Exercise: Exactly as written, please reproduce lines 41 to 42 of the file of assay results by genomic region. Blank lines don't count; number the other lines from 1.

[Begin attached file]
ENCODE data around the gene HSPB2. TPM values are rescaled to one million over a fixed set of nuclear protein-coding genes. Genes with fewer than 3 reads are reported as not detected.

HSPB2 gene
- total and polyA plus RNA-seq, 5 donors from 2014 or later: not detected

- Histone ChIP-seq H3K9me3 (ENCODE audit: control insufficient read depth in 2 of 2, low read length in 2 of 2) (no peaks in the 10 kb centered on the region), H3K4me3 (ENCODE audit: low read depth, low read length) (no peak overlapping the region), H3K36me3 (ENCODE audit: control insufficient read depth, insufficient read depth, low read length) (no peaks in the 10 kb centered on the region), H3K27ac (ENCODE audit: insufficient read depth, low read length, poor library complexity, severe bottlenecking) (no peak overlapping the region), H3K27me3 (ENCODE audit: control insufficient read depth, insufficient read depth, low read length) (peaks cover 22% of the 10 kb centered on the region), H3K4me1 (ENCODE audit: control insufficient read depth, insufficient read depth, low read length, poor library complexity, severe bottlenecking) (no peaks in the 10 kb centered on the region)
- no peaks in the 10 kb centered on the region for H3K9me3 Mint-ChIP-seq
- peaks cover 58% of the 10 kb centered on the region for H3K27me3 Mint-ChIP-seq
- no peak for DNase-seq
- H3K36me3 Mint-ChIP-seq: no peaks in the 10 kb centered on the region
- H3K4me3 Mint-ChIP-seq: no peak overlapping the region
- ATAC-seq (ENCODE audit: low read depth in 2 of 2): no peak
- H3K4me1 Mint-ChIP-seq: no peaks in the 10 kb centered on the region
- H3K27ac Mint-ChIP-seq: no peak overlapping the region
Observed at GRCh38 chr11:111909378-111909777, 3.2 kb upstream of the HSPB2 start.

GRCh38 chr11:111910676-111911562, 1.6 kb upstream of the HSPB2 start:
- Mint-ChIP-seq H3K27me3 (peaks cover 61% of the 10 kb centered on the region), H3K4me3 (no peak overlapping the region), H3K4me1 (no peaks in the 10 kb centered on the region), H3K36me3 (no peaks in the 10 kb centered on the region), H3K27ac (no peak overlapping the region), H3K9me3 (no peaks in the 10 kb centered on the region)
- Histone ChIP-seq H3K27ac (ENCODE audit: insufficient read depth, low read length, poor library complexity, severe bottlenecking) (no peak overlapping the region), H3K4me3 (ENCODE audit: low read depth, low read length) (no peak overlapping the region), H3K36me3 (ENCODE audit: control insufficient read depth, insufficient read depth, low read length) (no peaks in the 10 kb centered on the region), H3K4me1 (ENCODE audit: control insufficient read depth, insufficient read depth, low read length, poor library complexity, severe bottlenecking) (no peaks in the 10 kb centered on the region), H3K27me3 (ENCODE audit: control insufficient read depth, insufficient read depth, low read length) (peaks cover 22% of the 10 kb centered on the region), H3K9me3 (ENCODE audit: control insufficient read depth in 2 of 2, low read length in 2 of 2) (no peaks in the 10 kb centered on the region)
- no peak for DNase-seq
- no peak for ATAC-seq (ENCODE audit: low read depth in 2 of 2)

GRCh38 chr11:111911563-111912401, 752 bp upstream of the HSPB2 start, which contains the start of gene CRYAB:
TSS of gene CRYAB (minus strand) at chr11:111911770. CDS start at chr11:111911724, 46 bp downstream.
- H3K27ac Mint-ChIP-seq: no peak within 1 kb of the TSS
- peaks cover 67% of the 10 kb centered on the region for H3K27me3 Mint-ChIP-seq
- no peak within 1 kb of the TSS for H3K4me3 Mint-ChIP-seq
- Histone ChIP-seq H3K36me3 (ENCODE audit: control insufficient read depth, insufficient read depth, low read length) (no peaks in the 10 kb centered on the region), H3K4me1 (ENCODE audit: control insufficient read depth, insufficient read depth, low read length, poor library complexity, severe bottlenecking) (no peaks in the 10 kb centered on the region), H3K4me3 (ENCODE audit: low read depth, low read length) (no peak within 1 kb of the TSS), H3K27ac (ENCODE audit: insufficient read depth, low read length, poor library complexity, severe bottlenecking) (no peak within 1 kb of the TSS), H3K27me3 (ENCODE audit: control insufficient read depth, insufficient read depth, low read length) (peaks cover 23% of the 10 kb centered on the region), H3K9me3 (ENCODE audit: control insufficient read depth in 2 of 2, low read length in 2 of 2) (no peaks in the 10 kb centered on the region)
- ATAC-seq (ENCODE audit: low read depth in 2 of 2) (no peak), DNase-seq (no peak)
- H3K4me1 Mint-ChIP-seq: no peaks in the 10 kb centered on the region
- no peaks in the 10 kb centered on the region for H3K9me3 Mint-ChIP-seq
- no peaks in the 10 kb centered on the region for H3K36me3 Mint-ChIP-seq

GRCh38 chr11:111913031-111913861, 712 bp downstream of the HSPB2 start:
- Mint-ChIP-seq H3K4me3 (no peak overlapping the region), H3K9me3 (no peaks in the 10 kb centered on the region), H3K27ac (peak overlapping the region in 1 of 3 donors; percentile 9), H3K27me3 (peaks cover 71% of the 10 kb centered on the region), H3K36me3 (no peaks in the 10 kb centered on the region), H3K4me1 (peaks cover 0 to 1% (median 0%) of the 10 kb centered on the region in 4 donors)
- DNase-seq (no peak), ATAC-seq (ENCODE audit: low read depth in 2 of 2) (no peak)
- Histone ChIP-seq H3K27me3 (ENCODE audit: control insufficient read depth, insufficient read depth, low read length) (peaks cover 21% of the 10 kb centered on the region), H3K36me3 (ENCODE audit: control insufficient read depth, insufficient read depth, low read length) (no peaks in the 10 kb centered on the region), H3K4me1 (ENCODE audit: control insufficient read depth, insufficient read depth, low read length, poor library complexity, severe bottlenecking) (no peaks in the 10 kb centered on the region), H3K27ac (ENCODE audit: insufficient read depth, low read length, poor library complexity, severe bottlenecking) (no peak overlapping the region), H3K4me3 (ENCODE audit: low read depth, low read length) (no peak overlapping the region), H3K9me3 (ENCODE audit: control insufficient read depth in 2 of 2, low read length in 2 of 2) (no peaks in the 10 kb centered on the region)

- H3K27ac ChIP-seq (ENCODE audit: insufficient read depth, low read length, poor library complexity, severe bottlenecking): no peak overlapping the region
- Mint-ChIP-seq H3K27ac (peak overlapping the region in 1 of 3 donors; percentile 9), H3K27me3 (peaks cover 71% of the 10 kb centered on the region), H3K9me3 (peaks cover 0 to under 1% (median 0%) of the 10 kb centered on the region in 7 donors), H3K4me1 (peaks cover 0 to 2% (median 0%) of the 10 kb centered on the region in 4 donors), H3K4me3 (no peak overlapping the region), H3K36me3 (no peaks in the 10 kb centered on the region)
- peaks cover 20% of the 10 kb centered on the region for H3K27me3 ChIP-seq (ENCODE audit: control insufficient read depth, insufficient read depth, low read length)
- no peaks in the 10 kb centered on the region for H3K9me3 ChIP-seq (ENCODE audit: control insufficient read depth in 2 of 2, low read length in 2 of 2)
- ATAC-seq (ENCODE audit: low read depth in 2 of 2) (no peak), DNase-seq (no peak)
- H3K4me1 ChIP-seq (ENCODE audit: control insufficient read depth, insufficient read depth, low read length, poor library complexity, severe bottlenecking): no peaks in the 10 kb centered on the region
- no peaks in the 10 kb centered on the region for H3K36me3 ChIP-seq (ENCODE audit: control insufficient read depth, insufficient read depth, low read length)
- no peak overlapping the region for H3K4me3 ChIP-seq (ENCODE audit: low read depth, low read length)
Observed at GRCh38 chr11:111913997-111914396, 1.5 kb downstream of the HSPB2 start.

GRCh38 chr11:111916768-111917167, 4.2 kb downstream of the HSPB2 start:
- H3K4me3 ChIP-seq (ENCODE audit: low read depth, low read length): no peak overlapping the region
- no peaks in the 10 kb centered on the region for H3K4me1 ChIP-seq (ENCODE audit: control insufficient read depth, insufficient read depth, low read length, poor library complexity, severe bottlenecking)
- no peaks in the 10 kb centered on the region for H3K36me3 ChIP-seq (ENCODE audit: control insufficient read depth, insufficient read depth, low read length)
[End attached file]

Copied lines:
Observed at GRCh38 chr11:111913997-111914396, 1.5 kb downstream of the HSPB2 start.

GRCh38 chr11:111916768-111917167, 4.2 kb downstream of the HSPB2 start: